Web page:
Oprah's Dad Wishes He'd Beaten Her Oftener

Things Unspoken is a memoir by Oprah's father, Vernon Winfrey. It's out on submission to agents right now—and we'd guess that no one will end up representing him unless they are so so SO SO crazy and never ever want to work again. In the proposal, we learn that Winfrey had some seriously old-timey views on childrearing!

The damage was our fault, her mother's and mine. For years we had shuttled our daughter between my home in Nashville and her mother's home in Milwaukee. That was a mistake. King Solomon taught long ago that you couldn't divide a child. Too much flux. Too much back and forth. Too many states between Tennessee and Wisconsin. Children need roots and limits and discipline. (And I don't mean time in time out. I mean the rod of correction, swung hard and often.)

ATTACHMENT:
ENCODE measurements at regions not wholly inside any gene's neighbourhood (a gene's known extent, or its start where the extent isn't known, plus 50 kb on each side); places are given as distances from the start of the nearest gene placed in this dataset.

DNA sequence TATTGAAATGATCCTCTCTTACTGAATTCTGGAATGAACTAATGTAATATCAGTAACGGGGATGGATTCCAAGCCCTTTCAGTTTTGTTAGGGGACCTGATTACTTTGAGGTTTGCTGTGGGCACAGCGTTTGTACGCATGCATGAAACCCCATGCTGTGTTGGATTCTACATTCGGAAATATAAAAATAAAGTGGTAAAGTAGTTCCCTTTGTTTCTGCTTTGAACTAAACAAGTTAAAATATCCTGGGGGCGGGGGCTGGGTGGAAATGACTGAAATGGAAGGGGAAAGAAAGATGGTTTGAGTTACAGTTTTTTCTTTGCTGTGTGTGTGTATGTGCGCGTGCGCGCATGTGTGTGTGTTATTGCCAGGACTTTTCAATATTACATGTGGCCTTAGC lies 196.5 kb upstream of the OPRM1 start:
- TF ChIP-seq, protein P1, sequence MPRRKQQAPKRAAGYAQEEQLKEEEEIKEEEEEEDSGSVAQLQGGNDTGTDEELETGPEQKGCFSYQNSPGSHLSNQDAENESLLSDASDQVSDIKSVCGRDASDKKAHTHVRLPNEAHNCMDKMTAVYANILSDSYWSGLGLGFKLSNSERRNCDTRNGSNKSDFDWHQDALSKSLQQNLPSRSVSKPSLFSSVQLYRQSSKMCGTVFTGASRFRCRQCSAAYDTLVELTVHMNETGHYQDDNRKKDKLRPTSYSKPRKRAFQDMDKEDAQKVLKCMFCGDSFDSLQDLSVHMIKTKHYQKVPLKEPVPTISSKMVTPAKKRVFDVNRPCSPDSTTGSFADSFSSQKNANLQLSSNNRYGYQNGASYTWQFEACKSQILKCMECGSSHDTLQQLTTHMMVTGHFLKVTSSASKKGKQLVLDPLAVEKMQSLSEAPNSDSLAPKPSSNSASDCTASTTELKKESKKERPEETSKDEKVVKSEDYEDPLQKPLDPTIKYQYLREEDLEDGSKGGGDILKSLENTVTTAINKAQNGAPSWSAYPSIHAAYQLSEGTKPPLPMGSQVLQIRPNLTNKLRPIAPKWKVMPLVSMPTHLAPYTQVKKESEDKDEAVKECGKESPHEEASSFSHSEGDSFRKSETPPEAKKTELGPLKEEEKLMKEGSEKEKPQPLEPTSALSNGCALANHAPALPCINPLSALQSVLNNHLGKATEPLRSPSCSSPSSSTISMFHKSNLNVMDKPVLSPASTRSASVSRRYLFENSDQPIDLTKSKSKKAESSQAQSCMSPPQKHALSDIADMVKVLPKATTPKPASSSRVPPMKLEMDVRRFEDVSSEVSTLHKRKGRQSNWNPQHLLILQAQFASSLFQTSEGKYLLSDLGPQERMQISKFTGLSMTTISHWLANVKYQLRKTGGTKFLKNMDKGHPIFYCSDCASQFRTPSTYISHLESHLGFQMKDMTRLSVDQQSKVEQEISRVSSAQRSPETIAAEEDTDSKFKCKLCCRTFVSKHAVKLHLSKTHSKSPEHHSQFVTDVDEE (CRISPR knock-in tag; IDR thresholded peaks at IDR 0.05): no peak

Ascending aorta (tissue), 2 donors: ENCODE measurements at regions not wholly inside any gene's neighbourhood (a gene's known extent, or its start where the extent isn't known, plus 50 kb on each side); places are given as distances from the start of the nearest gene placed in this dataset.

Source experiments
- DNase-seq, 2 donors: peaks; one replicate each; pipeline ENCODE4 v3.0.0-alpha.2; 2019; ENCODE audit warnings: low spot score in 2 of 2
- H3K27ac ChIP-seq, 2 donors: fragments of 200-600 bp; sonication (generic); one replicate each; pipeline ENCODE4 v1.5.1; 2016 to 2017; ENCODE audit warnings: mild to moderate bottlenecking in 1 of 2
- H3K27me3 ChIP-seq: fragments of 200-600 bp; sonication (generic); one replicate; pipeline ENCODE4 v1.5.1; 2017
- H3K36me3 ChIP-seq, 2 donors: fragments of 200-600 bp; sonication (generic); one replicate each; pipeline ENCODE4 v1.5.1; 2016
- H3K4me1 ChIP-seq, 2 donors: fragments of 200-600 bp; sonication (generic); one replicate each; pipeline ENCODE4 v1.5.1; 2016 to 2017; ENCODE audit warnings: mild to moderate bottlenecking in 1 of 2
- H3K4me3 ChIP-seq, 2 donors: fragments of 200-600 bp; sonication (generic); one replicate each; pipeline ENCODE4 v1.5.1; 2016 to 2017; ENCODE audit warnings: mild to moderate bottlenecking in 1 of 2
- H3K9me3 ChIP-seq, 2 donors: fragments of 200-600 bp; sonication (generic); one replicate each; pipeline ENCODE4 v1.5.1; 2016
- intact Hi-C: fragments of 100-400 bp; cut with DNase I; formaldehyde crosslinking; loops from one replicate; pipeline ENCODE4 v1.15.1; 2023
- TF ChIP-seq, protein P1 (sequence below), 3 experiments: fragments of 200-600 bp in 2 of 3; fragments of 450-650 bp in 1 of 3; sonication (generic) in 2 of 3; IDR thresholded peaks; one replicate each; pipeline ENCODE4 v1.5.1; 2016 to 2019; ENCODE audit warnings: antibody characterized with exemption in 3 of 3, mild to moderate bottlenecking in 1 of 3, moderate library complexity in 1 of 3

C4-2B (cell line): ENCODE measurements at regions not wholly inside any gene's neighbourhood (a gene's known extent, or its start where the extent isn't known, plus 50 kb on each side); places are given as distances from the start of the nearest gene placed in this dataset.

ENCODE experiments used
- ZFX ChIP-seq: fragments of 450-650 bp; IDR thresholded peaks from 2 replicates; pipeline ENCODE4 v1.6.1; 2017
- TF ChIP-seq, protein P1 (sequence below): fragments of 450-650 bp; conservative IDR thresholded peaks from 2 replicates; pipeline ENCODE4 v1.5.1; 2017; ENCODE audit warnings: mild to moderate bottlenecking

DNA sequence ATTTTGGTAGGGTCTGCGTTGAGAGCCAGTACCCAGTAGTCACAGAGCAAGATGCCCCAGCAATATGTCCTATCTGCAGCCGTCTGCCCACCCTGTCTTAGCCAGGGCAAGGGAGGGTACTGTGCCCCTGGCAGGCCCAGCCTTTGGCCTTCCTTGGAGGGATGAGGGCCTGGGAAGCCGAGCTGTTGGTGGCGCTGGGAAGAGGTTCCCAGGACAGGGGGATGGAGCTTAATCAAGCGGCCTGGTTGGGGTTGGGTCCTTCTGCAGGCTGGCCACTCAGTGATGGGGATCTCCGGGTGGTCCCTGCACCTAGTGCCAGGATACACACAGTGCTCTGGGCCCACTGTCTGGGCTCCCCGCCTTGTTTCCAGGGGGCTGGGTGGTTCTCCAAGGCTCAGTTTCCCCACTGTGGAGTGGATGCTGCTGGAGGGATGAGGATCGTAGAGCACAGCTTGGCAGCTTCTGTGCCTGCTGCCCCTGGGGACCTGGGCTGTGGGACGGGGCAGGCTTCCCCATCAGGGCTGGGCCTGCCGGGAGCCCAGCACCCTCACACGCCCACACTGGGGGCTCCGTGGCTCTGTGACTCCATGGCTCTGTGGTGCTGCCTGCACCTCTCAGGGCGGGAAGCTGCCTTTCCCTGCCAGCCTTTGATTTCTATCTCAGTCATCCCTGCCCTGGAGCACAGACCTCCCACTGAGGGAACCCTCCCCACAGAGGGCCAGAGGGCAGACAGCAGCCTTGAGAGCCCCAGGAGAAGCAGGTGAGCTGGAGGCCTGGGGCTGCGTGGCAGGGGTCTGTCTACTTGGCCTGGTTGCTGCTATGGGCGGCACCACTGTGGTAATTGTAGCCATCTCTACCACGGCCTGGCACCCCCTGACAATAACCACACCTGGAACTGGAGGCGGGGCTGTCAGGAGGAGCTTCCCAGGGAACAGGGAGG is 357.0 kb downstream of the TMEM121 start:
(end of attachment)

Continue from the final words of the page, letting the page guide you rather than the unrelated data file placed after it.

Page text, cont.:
For the five years prior to that encounter at the kitchen table, my daughter had lived in Milwaukee. Her mother did the best she could do, I suppose, but she lost control. Our daughter was out of hand, an unruly child. Vernita said everything about her had changed. Said she didn't mind her elders, said she stayed out all times of night and lied regarding her whereabouts, said she made herself known to boys. But it was worse than I realized. She had secrets. Dark secrets. Some I didn't discover till she was a grown woman, till it was too late.

Seriously. It is TOO MUCH.